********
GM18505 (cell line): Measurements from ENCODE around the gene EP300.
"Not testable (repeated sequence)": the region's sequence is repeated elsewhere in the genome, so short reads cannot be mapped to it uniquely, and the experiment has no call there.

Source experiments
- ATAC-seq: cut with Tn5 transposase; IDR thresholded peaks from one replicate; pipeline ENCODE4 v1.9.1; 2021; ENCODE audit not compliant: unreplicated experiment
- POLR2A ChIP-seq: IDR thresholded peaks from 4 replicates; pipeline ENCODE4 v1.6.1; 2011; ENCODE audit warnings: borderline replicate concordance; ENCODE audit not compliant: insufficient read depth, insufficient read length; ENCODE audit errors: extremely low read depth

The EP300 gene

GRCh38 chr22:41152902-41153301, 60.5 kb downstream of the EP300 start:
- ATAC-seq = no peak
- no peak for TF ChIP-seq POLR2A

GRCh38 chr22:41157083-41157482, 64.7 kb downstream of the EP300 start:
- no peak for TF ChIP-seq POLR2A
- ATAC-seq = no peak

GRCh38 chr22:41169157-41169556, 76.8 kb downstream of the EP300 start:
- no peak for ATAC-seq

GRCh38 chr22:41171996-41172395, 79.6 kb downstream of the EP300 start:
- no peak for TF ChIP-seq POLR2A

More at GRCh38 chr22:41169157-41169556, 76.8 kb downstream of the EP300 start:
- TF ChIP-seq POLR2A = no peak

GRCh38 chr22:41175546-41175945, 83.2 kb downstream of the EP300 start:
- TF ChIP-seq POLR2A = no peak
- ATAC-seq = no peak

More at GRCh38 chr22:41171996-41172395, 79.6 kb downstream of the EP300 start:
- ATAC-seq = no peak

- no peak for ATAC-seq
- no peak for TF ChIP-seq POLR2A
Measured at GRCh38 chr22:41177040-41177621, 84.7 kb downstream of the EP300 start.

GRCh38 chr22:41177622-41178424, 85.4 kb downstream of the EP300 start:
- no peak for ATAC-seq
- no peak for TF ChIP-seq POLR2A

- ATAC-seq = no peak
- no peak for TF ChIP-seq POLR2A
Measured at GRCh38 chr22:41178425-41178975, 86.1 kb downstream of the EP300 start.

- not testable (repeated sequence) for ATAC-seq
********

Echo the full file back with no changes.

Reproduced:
GM18505 (cell line): Measurements from ENCODE around the gene EP300.
"Not testable (repeated sequence)": the region's sequence is repeated elsewhere in the genome, so short reads cannot be mapped to it uniquely, and the experiment has no call there.

Source experiments
- ATAC-seq: cut with Tn5 transposase; IDR thresholded peaks from one replicate; pipeline ENCODE4 v1.9.1; 2021; ENCODE audit not compliant: unreplicated experiment
- POLR2A ChIP-seq: IDR thresholded peaks from 4 replicates; pipeline ENCODE4 v1.6.1; 2011; ENCODE audit warnings: borderline replicate concordance; ENCODE audit not compliant: insufficient read depth, insufficient read length; ENCODE audit errors: extremely low read depth

The EP300 gene

GRCh38 chr22:41152902-41153301, 60.5 kb downstream of the EP300 start:
- ATAC-seq = no peak
- no peak for TF ChIP-seq POLR2A

GRCh38 chr22:41157083-41157482, 64.7 kb downstream of the EP300 start:
- no peak for TF ChIP-seq POLR2A
- ATAC-seq = no peak

GRCh38 chr22:41169157-41169556, 76.8 kb downstream of the EP300 start:
- no peak for ATAC-seq

GRCh38 chr22:41171996-41172395, 79.6 kb downstream of the EP300 start:
- no peak for TF ChIP-seq POLR2A

More at GRCh38 chr22:41169157-41169556, 76.8 kb downstream of the EP300 start:
- TF ChIP-seq POLR2A = no peak

GRCh38 chr22:41175546-41175945, 83.2 kb downstream of the EP300 start:
- TF ChIP-seq POLR2A = no peak
- ATAC-seq = no peak

More at GRCh38 chr22:41171996-41172395, 79.6 kb downstream of the EP300 start:
- ATAC-seq = no peak

- no peak for ATAC-seq
- no peak for TF ChIP-seq POLR2A
Measured at GRCh38 chr22:41177040-41177621, 84.7 kb downstream of the EP300 start.

GRCh38 chr22:41177622-41178424, 85.4 kb downstream of the EP300 start:
- no peak for ATAC-seq
- no peak for TF ChIP-seq POLR2A

- ATAC-seq = no peak
- no peak for TF ChIP-seq POLR2A
Measured at GRCh38 chr22:41178425-41178975, 86.1 kb downstream of the EP300 start.

- not testable (repeated sequence) for ATAC-seq